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40K: LVO Results Show The Game Is Working As Intended

7 Minute Read
Feb 12 2019


Let’s talk about what the Las Vegas Open Results can tell us about the 40K Meta and why everything is working as intended.

The Las Vegas Open (LVO) 2019 has come and gone. Some 660 players showed up and played in the LVO Championship tournament. A truly massive turn out. We saw many of the best players in the US duke it out over nine hard-fought rounds. As one of the premier events of 40K, and the first large event of both 2019 and the post Chapter Approved 2018 season, LVO helps set the tone for the 40K Meta. Let’s take a look at the winners and what the event overall can tell us about 40K’s meta.

Hour of The Castellan

Knight Castellan’s were probably the biggest winners of the event overall. From what people at the event, including the GW streaming team, were saying something like 63ish Castellans made an appearance at the event. That means roughly 10% of the armies contained the big bad knight boy. Not only was it heavily represented at the event, but Castellan lists were winning games. 3 of the top 8 players had Castellan’s in their list, and Brandon Grant, who took home the win, was one of those. I think it’s safe to say that Castellans are making a mark on 40K. Does this mean we might see a Castellan nerf coming down the pipeline soon? Maybe, but from a business standpoint, I think GW has got to be happy with Castellan’s staying a good and popular model.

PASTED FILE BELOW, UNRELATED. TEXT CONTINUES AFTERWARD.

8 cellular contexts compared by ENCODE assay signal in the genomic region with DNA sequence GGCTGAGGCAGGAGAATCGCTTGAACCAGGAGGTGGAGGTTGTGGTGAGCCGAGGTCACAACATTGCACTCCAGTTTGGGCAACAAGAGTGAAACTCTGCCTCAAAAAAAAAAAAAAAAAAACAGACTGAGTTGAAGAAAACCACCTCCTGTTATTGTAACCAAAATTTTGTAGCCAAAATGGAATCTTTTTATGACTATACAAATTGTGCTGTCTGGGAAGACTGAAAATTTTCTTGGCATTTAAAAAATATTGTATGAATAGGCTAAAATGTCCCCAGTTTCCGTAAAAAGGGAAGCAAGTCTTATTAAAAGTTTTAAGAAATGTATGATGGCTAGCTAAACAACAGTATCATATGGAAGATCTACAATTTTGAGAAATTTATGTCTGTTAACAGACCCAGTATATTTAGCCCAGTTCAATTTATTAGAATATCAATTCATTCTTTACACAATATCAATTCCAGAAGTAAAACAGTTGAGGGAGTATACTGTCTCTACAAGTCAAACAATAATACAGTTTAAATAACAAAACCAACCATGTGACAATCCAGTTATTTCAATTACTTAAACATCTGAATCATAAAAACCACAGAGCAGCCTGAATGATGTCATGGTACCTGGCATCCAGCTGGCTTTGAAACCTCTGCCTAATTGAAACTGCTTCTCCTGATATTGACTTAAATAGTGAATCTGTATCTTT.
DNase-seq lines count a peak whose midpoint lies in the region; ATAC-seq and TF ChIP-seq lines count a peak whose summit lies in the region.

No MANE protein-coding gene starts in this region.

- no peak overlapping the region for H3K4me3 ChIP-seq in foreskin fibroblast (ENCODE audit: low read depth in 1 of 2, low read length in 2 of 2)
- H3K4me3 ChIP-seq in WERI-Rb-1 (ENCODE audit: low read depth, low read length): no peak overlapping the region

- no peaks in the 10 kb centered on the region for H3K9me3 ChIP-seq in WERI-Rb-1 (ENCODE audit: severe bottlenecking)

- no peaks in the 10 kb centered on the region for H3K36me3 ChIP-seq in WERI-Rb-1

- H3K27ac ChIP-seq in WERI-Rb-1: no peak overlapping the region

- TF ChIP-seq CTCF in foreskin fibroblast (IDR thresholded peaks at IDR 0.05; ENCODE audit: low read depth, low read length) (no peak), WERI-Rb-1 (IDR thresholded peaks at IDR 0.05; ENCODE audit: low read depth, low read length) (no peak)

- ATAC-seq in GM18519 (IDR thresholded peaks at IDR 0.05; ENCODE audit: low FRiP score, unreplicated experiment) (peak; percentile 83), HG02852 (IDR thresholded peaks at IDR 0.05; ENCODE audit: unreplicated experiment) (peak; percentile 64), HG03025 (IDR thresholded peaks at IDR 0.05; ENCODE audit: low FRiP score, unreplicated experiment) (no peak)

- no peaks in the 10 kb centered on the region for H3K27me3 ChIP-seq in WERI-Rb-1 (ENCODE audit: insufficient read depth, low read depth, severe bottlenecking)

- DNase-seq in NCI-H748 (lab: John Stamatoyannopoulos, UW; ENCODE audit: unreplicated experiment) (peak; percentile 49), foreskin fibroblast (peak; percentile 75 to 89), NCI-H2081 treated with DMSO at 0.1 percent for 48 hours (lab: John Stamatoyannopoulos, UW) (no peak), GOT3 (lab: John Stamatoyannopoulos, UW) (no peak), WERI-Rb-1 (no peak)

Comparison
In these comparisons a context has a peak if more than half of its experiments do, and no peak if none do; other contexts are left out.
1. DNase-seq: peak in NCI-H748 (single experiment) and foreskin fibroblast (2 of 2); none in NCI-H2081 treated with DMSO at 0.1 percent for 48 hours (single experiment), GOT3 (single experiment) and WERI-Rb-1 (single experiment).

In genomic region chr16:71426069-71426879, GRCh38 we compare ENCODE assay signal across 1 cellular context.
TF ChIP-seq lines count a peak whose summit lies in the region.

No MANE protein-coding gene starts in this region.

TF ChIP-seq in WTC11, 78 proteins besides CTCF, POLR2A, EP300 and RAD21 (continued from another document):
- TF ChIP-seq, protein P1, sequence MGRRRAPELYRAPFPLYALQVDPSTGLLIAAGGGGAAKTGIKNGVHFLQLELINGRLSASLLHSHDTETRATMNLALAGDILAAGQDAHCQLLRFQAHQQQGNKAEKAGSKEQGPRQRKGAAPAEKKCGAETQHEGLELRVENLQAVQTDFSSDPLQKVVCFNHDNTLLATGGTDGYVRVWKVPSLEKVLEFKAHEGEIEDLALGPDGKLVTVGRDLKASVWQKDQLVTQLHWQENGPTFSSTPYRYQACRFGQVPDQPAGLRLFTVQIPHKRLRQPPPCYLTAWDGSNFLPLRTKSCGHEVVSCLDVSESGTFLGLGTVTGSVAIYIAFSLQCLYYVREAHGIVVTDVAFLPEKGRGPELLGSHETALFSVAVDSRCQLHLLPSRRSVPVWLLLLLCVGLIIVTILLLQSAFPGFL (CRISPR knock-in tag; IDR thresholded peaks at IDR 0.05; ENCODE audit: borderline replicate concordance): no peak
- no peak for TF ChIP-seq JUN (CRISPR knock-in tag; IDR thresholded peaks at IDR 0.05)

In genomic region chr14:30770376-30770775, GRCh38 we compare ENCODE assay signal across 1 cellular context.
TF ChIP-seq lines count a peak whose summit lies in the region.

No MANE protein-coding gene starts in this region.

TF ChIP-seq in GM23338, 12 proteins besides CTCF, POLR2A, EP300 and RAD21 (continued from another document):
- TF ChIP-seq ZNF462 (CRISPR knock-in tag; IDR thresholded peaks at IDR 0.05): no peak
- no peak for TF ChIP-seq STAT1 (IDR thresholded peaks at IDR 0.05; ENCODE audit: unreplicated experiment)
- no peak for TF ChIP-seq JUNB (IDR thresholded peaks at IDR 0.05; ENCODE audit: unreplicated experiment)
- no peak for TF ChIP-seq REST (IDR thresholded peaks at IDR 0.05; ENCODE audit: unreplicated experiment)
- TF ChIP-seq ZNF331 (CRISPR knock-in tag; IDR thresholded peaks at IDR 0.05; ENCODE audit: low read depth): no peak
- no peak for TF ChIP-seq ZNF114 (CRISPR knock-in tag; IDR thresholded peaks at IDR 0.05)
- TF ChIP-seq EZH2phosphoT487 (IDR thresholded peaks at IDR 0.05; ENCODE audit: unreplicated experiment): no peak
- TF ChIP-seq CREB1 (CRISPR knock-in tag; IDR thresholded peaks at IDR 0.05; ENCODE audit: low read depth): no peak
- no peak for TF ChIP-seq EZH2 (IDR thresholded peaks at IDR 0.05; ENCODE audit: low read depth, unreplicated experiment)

The More Things Change…

Let’s talk about the top 8 for a little bit here. The top 8 lists were pretty diverse in their actual composition and a substantial departure from the Meta lists we saw last years. This is a good thing and shows that either the meta just changed on its own or that some of the changes from CA2018 and the BIG FAQs pushed things around. Last year the top table came down to a mirror match between two very similar Ynnari forces. While there was a Ynnari list at the top table this year it was a vastly different beast from what we’d seen last year. This list had no Shining Spears and no Dark Reapers. Even the Trio of Ravagers we saw at a lot of events last year was gone. Both the other Ynnari lists were pretty different from that one as well.